Introduction: Anchorage is defined as the resistance to unwanted tooth movement. In orthodontics, loss of anchorage can be detrimental to treatment. The proponents of orthodontic self-ligating brackets (SLB) advocate the use of extremely light forces thereby reducing anchorage burden. Therefore, the aim of this study was to compare anchorage loss during canine retraction between conventional brackets (CB) and self-ligating brackets. Methods: An electronic search was conducted on the Cochrane database, Scopus, Web of Science, PubMed, Dental & Oral Science and CINAHL, along with handsearching Google Scholar and clinicaltrials.gov. Randomized or non-randomized clinical trials published in the English language on human subjects were included. Orthodontic patients undergoing canine retraction after premolar extraction bonded with self-ligating brackets as the intervention and conventional brackets as the control group in a split mouth design were included. Primary outcome studied was anchorage loss; secondary outcomes were retraction velocity and total amount of canine retraction. Two researchers carried out data extraction and study selection independently. The risk of bias was calculated using the Cochrane's Risk of Bias Assessment tool. The RevMan software was used for quantitative synthesis of data. Effect estimate of the primary and secondary outcomes was expressed using weighted mean difference and 95% confidence intervals (CIs). Heterogeneity of the studies was evaluated using the Cochrane's test for heterogeneity (I2 Test); subgroup and sensitivity analyses were performed to investigate sources of heterogeneity among the studies. Results: Results of the literature search across all databases yielded 10,439 hits, out of which five studies were included in the qualitative synthesis that met the inclusion criteria. Four studies were randomized control trials (RCTs) where as one was a non-randomized control trial, with 100 subjects included in this systematic review. All studies used a split mouth design. Of the five studies included, only one reported significant differences between CB and SLB for anchorage loss, retraction velocity and total amount of canine retraction (P-value ≤ 0.001). Four studies were included in the meta-analysis, which showed no difference in the amount of anchorage between self-ligating and conventional brackets (weighted mean difference – 0.22; 95% CI [−0.82, 0.38]; P = 0.48). Multiple subgroup analyses further revealed there were no significant differences between the intervention and control groups for all outcomes studied. Conclusion: This systematic review and meta-analysis found insufficient evidence to suggest a significant difference in anchorage loss between the CB and SLB groups. The scarcity of current evidence dictates that further studies are needed to canonically establish the clinical superiority of one over the other. Review registration: PROSPERO 2019 CRD42019133217.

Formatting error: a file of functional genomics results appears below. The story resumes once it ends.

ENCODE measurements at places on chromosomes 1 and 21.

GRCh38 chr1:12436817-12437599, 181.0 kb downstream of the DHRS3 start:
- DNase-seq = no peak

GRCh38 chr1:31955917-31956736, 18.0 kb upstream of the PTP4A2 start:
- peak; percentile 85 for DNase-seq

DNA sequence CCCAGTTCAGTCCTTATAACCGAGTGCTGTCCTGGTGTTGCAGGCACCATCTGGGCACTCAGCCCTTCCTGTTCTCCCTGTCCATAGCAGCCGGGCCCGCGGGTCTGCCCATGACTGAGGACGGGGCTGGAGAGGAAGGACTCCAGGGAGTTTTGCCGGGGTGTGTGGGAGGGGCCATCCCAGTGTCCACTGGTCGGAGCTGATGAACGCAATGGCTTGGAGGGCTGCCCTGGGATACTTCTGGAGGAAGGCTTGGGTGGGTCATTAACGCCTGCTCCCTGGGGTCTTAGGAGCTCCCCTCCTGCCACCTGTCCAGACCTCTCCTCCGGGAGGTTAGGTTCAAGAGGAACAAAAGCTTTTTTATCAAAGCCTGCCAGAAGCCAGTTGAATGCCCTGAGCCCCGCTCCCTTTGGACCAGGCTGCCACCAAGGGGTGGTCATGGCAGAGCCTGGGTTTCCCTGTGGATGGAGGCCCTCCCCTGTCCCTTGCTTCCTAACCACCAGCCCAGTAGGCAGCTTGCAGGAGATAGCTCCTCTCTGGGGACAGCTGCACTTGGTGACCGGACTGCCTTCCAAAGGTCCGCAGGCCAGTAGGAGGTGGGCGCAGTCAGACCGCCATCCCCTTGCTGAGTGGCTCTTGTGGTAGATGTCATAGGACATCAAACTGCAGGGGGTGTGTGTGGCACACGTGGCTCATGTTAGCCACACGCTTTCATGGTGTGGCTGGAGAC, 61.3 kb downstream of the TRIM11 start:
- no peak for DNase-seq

|Translated title of the contribution||Comparison of anchorage loss between conventional and self-ligating brackets during canine retraction – A systematic review and meta-analysis|
|Number of pages||13|
|Publication status||Published - Mar 2020|
- Canine retraction
- Conventional brackets
- Self-ligating brackets